As a part of his 2009 FOIA Guidelines, Attorney General Holder directed the Chief FOIA Officers at each agency to review “all aspects of their agencies’ FOIA administration” and to report annually to the Justice Department on the steps taken “improve FOIA operations and facilitate information disclosure.” These “Chief FOIA Officer Reports” provide descriptions of the steps agencies have taken to improve FOIA administration and serve as a complement to the agencies’ Annual FOIA Reports, which contain detailed statistics on the numbers of requests received and processed during the preceding fiscal year.
Last year, the Office of Information Policy (OIP) conducted an assessment of the progress made in FOIA administration by the fifteen executive departments. OIP identified metrics for assessment, such as improvements to efficiency and reduction in backlogs, and then used data from both agency Annual FOIA Reports and Chief FOIA Officer Reports to score the agencies on their progress in those areas.
For 2012, we have expanded the assessment to include all ninety-nine agencies subject to the FOIA in fiscal year 2011. We also have changed several of the metrics, taking into account the progress that has already been made in implementing the FOIA Guidelines to make the assessment progressively more challenging.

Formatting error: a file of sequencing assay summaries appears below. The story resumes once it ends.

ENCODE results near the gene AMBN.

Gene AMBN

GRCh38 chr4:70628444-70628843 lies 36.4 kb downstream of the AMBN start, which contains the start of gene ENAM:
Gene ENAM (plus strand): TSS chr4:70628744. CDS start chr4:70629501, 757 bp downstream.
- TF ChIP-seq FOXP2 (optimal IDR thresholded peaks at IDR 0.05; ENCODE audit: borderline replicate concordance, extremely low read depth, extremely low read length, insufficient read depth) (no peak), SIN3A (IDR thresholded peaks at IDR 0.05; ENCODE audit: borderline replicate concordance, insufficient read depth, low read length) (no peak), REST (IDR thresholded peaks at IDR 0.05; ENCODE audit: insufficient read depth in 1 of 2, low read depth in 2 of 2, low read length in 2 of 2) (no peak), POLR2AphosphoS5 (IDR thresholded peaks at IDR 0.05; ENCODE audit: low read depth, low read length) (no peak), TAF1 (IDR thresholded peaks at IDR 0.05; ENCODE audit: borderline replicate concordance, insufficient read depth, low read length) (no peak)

For 2012, we have also prepared a narrative to accompany the assessment. The narrative provides a wealth of examples from large and small agencies of the improvements that have been made to help improve the FOIA process. Lastly, OIP has included guidance to agencies to assist them in making additional improvements in the years ahead.
The 2012 assessment provides a “visual snapshot” of agency activities in five key areas, specifically:
- applying the presumption of openness,
- increasing efficiencies,
- making information available proactively,
- using technology, and
- reducing backlogs and improving timeliness.
The assessment is meant to “readily [illustrate] the many areas where agencies have made real progress and also serves to highlight the areas where further improvement can be made.” Notably, our review found that:
“Agencies continue to make concrete progress in implementing the President’s FOIA Memorandum and the Attorney General’s FOIA Guidelines. The 2012 assessment shows that agencies are applying the presumption of openness, are taking steps to ensure that they have effective systems in place for responding to requests, are increasing both the content on their websites and its usability, and are offering requesters the opportunity to submit requests electronically.”
At the same time, the assessment shows that there are areas where further improvements can be made. For example, while sixty-six agencies either had no backlog of pending requests or were able to reduce an existing backlog, there were others whose backlogs increased. Similarly, while sixty-eight agencies closed all of their ten oldest pending requests, or had none pending to close, there were others who did not meet this milestone.
By assessing agencies on a wide variety of factors that all contribute to improving information disclosure, the public, as well as the agencies themselves, can readily see where agencies have excelled, and where further work can still be done, in improving the administration of the FOIA.
You can access the 2012 Chief FOIA Officer Report Summary and Assessment, along with summaries from previous years, success stories from the Chief FOIA Officer Reports, and the reports themselves on our reports page.